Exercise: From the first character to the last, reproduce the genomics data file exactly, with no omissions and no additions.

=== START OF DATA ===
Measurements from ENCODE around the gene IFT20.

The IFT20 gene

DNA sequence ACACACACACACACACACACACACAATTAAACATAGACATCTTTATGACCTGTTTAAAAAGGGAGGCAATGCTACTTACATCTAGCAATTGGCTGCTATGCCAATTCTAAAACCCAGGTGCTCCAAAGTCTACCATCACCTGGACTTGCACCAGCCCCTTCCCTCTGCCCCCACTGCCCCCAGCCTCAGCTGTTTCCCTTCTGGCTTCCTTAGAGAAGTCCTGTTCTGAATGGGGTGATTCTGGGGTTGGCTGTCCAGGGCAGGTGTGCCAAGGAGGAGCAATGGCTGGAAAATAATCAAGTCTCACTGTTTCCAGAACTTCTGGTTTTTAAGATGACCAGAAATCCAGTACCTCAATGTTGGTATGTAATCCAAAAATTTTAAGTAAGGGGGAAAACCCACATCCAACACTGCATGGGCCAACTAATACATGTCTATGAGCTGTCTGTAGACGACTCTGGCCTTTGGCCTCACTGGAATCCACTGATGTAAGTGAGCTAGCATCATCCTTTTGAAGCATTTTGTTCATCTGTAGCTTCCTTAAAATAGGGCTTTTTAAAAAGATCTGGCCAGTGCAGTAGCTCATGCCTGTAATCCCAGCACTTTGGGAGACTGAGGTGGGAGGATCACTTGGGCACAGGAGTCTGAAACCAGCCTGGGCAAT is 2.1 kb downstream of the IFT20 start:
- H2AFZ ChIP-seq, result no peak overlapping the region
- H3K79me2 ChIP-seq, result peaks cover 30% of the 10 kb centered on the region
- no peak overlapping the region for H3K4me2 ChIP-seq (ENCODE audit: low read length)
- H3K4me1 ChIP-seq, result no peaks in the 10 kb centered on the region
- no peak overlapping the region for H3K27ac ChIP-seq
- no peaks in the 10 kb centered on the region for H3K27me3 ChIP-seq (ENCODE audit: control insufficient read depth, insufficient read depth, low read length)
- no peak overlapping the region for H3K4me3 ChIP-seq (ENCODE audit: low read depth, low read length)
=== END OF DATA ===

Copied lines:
Measurements from ENCODE around the gene IFT20.

The IFT20 gene

DNA sequence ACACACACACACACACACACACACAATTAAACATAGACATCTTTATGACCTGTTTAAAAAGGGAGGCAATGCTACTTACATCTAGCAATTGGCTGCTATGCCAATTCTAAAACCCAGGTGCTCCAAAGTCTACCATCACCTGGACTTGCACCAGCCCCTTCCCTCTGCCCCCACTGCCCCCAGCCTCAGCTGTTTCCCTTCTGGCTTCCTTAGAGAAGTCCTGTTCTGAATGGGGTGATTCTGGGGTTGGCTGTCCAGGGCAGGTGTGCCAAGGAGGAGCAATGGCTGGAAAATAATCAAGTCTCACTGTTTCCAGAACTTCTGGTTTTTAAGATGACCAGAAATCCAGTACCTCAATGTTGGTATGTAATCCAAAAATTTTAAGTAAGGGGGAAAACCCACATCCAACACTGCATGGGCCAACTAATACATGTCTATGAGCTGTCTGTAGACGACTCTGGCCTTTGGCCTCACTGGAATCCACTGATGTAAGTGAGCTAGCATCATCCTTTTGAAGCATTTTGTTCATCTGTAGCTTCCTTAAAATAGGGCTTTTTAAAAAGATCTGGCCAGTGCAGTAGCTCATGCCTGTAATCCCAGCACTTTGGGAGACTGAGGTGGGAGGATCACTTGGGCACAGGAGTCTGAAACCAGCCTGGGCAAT is 2.1 kb downstream of the IFT20 start:
- H2AFZ ChIP-seq, result no peak overlapping the region
- H3K79me2 ChIP-seq, result peaks cover 30% of the 10 kb centered on the region
- no peak overlapping the region for H3K4me2 ChIP-seq (ENCODE audit: low read length)
- H3K4me1 ChIP-seq, result no peaks in the 10 kb centered on the region
- no peak overlapping the region for H3K27ac ChIP-seq
- no peaks in the 10 kb centered on the region for H3K27me3 ChIP-seq (ENCODE audit: control insufficient read depth, insufficient read depth, low read length)
- no peak overlapping the region for H3K4me3 ChIP-seq (ENCODE audit: low read depth, low read length)